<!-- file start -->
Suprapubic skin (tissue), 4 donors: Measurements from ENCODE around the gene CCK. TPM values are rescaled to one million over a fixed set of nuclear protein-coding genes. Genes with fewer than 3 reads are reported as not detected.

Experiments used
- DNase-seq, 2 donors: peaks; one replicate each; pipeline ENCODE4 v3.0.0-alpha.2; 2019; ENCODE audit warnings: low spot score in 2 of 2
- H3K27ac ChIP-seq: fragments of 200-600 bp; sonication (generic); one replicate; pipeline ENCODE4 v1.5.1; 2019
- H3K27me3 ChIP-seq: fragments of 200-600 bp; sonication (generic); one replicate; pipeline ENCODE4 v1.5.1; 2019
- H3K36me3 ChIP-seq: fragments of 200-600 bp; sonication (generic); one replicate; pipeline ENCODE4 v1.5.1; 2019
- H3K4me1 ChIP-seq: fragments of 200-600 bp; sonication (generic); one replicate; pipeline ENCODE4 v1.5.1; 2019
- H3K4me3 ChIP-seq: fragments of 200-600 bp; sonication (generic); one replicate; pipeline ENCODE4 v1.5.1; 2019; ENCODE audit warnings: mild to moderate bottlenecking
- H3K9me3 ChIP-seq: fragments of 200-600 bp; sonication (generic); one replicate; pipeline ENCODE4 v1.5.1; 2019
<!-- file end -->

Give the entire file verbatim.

Suprapubic skin (tissue), 4 donors: Measurements from ENCODE around the gene CCK. TPM values are rescaled to one million over a fixed set of nuclear protein-coding genes. Genes with fewer than 3 reads are reported as not detected.

Experiments used
- DNase-seq, 2 donors: peaks; one replicate each; pipeline ENCODE4 v3.0.0-alpha.2; 2019; ENCODE audit warnings: low spot score in 2 of 2
- H3K27ac ChIP-seq: fragments of 200-600 bp; sonication (generic); one replicate; pipeline ENCODE4 v1.5.1; 2019
- H3K27me3 ChIP-seq: fragments of 200-600 bp; sonication (generic); one replicate; pipeline ENCODE4 v1.5.1; 2019
- H3K36me3 ChIP-seq: fragments of 200-600 bp; sonication (generic); one replicate; pipeline ENCODE4 v1.5.1; 2019
- H3K4me1 ChIP-seq: fragments of 200-600 bp; sonication (generic); one replicate; pipeline ENCODE4 v1.5.1; 2019
- H3K4me3 ChIP-seq: fragments of 200-600 bp; sonication (generic); one replicate; pipeline ENCODE4 v1.5.1; 2019; ENCODE audit warnings: mild to moderate bottlenecking
- H3K9me3 ChIP-seq: fragments of 200-600 bp; sonication (generic); one replicate; pipeline ENCODE4 v1.5.1; 2019